The U2 singer re-launches his national AIDS education campaign and champions President Bush's efforts.
When a cavalcade of celebrities that included U2's dynamic front man Bono, actress Ashley Judd, and comic Chris Tucker toured the Midwest late 2002 to raise awareness for what Bono described as the "AIDS emergency" on The Heart of America Tour, the country was understandably skeptical of their intentions. Like any compassionate group, stars have their causes and hate to see fellow human beings suffer. Nevertheless, such campaigning for the DATA (Debt, AIDS, Trade in Africa) organization certainly didn't hurt positive publicity that just so happened to coincide with a U2 greatest hits double disc and new films featuring his respective cohorts.
Now seven months after their original quest to educate schools, churches, and community members of this ongoing crisis, Bono's mission has proven to be more than just an opportunity to pack press kits with pleasantry—it's an ongoing quest to make sure their original promise of ending the African crisis is delivered and fully funded. "It feels very much like a Civil Rights movement for our generation because in the end it's about equality and we mustn't forget that," shared Bono over the phone to a select group of journalists from his Dublin home. "A human life has value to God wherever it lives and we're not being let off the hook with geographical location being an excuse for somebody's life to be wasted. There's an excitement being part of that movement."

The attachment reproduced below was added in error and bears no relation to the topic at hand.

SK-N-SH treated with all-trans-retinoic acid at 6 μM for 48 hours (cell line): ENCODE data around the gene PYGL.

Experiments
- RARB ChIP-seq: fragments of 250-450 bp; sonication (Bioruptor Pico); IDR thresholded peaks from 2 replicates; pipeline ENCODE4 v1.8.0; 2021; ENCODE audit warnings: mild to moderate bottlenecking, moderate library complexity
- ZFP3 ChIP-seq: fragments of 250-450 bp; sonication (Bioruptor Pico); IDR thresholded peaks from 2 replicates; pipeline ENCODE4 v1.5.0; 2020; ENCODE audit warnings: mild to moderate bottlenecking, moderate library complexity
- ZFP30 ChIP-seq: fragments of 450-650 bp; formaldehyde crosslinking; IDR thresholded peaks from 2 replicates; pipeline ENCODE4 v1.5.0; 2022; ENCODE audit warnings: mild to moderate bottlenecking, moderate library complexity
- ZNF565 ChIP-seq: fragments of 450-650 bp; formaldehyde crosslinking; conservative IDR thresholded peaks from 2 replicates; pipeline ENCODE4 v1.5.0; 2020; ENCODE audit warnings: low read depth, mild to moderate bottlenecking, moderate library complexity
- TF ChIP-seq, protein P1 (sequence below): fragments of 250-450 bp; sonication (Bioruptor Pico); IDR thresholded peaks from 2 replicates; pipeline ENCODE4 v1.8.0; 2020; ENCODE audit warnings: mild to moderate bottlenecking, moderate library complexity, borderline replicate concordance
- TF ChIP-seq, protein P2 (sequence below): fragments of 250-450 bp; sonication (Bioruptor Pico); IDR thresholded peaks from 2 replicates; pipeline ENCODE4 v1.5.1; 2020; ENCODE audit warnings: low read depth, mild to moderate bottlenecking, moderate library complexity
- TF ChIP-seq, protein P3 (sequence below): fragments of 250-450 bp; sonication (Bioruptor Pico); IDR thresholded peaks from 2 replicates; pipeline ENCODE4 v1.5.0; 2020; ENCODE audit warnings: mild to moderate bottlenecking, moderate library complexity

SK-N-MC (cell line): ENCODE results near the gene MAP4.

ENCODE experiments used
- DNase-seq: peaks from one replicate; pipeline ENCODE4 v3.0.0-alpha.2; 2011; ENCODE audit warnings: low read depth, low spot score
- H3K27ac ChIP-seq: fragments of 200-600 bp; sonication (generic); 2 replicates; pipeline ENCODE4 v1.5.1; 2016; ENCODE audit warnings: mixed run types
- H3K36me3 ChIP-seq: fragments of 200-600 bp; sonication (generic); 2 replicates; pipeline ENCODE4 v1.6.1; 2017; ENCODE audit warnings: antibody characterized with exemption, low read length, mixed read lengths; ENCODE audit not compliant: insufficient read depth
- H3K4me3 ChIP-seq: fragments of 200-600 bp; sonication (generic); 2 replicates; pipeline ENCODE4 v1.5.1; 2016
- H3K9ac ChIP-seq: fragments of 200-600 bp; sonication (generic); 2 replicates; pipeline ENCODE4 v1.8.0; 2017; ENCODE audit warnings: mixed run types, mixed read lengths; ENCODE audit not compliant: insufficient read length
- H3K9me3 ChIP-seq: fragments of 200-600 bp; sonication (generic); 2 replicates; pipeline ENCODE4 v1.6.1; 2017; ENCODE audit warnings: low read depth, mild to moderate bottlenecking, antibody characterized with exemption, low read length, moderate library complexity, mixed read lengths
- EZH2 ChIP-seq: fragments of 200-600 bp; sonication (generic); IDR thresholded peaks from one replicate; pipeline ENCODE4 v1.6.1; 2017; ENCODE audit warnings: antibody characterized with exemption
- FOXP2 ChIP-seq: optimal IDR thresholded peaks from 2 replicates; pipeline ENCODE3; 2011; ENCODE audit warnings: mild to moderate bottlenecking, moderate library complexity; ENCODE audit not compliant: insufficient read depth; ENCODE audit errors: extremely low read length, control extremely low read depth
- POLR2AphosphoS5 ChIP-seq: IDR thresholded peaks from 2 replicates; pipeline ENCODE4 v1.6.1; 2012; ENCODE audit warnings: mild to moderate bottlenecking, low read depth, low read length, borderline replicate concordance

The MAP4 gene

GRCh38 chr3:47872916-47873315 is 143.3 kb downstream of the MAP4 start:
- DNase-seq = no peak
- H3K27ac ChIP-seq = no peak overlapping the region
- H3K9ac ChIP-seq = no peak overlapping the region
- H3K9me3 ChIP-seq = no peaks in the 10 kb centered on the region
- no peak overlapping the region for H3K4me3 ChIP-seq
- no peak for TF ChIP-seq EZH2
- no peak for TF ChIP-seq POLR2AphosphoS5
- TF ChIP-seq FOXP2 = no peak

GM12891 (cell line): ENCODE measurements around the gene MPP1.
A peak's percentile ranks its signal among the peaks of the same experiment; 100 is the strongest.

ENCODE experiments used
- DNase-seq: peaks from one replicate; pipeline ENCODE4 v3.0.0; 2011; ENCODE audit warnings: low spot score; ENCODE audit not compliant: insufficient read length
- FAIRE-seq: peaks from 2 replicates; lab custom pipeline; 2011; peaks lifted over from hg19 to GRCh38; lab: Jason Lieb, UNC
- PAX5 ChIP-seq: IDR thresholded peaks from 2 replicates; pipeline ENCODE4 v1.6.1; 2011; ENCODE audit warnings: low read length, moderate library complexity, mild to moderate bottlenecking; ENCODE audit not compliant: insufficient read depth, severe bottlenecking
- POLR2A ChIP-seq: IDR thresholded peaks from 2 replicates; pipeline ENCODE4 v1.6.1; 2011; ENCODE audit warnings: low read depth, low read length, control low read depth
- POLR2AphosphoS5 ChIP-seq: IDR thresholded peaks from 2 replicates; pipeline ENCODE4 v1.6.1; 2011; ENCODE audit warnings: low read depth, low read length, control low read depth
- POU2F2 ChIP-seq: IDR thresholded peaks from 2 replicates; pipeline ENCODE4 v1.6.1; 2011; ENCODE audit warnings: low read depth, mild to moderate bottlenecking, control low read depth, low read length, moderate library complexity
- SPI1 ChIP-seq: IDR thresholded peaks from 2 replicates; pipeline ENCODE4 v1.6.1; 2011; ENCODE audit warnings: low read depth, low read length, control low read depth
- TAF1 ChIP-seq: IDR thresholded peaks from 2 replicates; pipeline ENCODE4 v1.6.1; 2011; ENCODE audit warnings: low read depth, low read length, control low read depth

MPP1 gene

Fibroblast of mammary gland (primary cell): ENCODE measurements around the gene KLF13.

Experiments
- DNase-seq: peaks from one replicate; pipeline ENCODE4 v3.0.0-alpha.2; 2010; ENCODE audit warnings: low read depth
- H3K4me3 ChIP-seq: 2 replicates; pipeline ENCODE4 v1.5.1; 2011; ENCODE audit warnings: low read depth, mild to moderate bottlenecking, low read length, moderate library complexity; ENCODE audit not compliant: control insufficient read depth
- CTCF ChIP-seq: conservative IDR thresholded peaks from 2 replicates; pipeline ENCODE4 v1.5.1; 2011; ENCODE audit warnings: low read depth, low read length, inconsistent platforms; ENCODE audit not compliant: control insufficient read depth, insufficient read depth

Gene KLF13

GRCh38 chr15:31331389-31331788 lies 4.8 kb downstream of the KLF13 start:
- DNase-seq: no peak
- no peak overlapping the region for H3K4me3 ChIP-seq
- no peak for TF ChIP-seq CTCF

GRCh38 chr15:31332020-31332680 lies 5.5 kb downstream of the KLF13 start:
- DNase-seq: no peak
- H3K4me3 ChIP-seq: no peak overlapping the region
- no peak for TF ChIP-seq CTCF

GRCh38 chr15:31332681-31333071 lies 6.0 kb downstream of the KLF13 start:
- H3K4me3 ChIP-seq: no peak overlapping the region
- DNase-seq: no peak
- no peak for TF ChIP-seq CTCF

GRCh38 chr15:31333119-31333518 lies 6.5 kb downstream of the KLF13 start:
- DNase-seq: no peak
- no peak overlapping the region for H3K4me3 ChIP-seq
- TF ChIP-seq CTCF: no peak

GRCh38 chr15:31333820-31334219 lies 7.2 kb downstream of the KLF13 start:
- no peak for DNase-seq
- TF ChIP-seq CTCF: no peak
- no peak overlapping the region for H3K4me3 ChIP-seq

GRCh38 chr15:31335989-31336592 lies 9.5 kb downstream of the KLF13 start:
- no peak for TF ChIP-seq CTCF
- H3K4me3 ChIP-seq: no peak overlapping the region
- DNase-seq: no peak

The latest stretch of that movement is being referred to as "Keeping America's Promise," which is a national public education campaign that Bono and DATA has just implemented to coincide with President Bush's trip to Africa from ...1